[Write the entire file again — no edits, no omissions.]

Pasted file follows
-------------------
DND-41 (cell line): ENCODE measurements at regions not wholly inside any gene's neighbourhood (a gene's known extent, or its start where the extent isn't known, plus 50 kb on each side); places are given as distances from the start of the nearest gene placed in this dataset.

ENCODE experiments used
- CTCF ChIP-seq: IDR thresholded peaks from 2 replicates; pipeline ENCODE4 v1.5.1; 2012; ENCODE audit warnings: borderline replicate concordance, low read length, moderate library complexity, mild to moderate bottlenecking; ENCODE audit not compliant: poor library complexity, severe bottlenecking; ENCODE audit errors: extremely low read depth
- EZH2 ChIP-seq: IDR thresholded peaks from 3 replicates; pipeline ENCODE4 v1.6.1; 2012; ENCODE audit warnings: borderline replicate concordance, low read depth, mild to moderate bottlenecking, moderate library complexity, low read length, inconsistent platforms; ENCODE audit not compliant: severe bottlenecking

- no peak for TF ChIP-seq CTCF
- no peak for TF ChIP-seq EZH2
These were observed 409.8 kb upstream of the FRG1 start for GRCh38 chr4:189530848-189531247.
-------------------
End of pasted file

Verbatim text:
DND-41 (cell line): ENCODE measurements at regions not wholly inside any gene's neighbourhood (a gene's known extent, or its start where the extent isn't known, plus 50 kb on each side); places are given as distances from the start of the nearest gene placed in this dataset.

ENCODE experiments used
- CTCF ChIP-seq: IDR thresholded peaks from 2 replicates; pipeline ENCODE4 v1.5.1; 2012; ENCODE audit warnings: borderline replicate concordance, low read length, moderate library complexity, mild to moderate bottlenecking; ENCODE audit not compliant: poor library complexity, severe bottlenecking; ENCODE audit errors: extremely low read depth
- EZH2 ChIP-seq: IDR thresholded peaks from 3 replicates; pipeline ENCODE4 v1.6.1; 2012; ENCODE audit warnings: borderline replicate concordance, low read depth, mild to moderate bottlenecking, moderate library complexity, low read length, inconsistent platforms; ENCODE audit not compliant: severe bottlenecking

- no peak for TF ChIP-seq CTCF
- no peak for TF ChIP-seq EZH2
These were observed 409.8 kb upstream of the FRG1 start for GRCh38 chr4:189530848-189531247.